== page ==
Nitrous oxide anesthesia causes increased postoperative plasma homocysteine levels. Acute increases in plasma homocysteine are associated with impaired endothelial function and procoagulant effects. This nitrous oxide-induced plasma homocysteine increase may therefore affect the risk of perioperative cardiovascular events. This prospective, randomized study was therefore designed to evaluate the effect of nitrous oxide anesthesia and postoperative plasma homocysteine levels on myocardial ischemia in patients undergoing carotid endarterectomy. After institutional review board approval and written informed consent, 90 ASA Class I-III patients presenting for elective carotid endarterectomy were randomized to receive general anesthesia with or without nitrous oxide. Prior to induction, on arrival in the postanesthesia care unit, and after 48 h, blood samples were obtained for homocysteine analysis. Three hours prior to induction and for 48 h postoperatively patients were monitored by a three-channel, seven-lead Holter monitor. Postoperatively in the postanesthesia care unit and at 48 h the nitrous oxide group had increased mean plasma homocysteine concentrations of 15.5 +/- 5.9 and 18.8 +/- 14.7 when compared with the nonnitrous group of 11.4 +/- 5.2 and 11.3 +/- 4.0 micromol/L, P: < 0.001. The nitrous oxide group had an increased incidence of ischemia (46% vs. 25%, P: < 0.05), significantly more ischemia (63 +/- 71 vs. 40 +/- 68 min, P: < 0.05), had more ischemic events (82 vs. 53, P: < 0.02), and had more ischemic events lasting 30 min (23 vs. 14, P: < 0.05) than the nonnitrous group. This study reconfirmed that intraoperative nitrous oxide is associated with postoperative increases in plasma homocysteine concentration. This was associated with an increase in postoperative myocardial ischemia.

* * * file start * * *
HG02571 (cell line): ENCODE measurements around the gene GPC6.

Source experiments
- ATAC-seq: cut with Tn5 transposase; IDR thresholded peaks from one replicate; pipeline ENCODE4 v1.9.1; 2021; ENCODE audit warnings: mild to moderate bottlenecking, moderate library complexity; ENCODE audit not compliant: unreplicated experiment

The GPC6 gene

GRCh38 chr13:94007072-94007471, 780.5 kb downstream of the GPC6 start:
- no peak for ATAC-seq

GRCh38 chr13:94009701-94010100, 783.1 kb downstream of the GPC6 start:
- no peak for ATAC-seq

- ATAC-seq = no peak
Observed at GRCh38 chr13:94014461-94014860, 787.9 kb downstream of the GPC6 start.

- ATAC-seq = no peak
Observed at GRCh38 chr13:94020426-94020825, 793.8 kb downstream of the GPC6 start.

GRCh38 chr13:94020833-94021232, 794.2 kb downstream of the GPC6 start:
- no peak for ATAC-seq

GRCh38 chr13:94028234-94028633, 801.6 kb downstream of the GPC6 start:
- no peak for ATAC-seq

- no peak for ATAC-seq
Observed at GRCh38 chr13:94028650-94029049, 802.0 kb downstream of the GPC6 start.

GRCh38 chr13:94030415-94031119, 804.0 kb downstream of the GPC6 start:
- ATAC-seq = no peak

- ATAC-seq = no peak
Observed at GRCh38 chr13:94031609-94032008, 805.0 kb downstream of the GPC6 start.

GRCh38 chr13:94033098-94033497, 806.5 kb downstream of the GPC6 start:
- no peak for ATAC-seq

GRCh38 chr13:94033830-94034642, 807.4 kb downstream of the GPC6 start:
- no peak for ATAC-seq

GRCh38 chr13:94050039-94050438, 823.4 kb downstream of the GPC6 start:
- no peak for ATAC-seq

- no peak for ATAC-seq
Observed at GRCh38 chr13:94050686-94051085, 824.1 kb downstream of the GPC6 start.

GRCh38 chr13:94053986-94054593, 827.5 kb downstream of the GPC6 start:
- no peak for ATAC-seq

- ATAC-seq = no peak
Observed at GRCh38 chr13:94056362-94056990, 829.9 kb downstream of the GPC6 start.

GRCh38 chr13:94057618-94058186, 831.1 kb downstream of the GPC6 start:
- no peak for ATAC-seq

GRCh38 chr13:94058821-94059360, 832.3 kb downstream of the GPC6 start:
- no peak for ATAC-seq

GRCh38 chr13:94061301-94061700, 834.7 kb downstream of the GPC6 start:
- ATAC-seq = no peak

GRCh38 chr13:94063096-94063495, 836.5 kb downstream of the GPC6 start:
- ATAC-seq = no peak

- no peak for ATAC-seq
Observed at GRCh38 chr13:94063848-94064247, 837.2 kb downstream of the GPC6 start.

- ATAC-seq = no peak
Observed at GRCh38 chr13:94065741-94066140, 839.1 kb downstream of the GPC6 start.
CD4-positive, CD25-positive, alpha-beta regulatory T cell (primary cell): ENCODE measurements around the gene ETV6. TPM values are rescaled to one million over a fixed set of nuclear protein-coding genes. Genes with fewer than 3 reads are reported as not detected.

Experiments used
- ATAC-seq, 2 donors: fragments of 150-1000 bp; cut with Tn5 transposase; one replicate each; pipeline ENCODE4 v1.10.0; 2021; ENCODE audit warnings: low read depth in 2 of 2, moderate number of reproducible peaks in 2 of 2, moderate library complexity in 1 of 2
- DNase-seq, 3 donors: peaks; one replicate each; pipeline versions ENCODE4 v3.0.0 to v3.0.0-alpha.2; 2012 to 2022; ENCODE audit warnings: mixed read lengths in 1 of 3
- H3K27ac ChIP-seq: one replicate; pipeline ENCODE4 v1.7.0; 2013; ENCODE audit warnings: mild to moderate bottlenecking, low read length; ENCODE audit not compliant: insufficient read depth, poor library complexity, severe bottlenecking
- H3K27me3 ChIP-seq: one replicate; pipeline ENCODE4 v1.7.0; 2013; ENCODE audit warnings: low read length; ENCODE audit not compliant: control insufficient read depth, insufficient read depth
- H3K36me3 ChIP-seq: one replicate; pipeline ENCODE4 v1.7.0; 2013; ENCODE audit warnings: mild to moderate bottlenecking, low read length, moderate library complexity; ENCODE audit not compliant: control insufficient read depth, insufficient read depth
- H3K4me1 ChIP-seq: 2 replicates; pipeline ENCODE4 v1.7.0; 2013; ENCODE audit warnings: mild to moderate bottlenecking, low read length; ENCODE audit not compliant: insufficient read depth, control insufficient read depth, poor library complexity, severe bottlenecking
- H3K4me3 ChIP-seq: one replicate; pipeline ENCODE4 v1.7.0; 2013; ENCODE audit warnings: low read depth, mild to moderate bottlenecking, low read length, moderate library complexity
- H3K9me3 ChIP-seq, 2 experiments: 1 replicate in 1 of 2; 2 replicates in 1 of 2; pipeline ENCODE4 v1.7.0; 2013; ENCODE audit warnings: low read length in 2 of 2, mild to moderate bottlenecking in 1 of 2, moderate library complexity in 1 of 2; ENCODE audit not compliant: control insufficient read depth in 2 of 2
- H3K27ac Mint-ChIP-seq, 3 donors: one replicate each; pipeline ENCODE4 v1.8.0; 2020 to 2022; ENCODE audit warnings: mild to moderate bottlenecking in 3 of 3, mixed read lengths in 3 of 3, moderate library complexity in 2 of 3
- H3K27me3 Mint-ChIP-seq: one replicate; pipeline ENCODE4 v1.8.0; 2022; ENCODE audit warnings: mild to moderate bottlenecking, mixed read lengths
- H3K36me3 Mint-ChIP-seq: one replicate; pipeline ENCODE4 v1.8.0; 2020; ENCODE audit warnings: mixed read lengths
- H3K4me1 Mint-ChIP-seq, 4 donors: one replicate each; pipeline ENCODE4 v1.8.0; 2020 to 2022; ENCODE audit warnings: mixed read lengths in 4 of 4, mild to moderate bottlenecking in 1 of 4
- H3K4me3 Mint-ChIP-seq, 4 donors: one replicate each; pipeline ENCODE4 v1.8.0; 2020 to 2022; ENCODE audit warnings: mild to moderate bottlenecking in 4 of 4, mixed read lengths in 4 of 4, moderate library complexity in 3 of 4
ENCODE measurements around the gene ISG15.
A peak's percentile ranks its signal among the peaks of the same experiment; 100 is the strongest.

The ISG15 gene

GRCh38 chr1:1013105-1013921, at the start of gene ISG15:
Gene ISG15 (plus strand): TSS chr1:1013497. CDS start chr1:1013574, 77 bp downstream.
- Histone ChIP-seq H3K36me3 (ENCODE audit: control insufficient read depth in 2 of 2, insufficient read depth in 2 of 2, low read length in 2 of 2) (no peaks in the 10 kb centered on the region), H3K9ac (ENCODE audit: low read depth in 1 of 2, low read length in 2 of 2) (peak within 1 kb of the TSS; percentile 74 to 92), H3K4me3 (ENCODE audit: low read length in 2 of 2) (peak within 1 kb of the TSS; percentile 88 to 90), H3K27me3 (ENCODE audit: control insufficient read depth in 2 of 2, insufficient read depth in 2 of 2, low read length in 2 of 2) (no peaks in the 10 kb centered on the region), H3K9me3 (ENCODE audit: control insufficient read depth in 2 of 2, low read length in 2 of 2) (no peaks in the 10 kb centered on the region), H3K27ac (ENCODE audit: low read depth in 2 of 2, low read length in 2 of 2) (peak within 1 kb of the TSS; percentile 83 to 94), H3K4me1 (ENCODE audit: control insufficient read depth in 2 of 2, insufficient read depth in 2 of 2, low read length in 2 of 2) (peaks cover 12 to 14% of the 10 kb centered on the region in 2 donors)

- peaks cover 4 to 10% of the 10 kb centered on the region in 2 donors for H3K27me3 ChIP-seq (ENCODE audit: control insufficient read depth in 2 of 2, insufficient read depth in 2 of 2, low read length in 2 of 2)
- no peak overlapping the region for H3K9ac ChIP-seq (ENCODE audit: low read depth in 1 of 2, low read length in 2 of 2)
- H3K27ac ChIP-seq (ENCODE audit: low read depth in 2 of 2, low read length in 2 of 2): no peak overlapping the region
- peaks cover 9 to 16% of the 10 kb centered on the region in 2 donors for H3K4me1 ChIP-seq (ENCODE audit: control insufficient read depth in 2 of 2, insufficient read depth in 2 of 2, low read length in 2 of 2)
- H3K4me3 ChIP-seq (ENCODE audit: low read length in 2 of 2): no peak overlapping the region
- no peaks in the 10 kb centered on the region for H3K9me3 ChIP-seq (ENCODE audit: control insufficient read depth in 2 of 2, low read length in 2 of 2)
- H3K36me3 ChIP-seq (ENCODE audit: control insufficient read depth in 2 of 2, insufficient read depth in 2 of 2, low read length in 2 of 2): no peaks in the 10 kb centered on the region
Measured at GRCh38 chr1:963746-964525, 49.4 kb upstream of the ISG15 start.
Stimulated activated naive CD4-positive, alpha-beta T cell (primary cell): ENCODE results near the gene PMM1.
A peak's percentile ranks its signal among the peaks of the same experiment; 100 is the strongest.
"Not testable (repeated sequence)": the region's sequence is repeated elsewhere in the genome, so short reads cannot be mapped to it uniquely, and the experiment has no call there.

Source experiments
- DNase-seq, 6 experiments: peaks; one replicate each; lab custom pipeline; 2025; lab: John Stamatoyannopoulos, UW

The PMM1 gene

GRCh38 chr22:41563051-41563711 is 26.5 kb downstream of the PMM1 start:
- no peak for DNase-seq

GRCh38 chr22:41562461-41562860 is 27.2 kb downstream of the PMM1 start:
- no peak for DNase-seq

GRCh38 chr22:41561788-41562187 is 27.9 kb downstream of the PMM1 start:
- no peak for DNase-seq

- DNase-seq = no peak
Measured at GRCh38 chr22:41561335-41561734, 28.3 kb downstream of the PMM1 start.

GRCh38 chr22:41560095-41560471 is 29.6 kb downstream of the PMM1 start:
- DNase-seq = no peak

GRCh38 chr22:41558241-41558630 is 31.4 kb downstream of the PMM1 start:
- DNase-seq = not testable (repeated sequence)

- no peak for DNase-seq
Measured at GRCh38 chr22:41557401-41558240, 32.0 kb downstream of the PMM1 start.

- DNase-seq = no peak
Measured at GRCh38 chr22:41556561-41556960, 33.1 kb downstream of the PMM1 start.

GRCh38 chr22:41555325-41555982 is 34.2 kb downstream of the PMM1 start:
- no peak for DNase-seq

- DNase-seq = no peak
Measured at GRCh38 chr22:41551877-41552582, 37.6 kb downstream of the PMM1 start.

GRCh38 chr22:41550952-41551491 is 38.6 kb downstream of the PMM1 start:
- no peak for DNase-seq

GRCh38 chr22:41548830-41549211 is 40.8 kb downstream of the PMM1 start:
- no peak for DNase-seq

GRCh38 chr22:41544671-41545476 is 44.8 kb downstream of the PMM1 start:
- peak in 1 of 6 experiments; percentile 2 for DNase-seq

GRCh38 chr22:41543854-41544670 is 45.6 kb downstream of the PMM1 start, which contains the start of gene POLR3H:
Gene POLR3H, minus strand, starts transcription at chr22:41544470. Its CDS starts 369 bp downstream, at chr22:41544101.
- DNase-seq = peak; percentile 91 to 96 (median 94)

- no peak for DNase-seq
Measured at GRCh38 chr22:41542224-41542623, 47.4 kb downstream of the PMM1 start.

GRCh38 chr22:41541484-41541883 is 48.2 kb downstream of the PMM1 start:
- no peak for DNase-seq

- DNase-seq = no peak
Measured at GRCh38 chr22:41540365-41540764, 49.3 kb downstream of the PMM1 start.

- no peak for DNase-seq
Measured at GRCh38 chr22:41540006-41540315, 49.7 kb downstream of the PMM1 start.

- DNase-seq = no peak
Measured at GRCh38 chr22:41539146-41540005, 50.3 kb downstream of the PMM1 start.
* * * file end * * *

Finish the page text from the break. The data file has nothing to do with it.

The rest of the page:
Implications: Use of nitrous oxide during carotid artery surgery induces increases in postoperative plasma homocysteine concentration and is associated with increases in postoperative myocardial ischemia.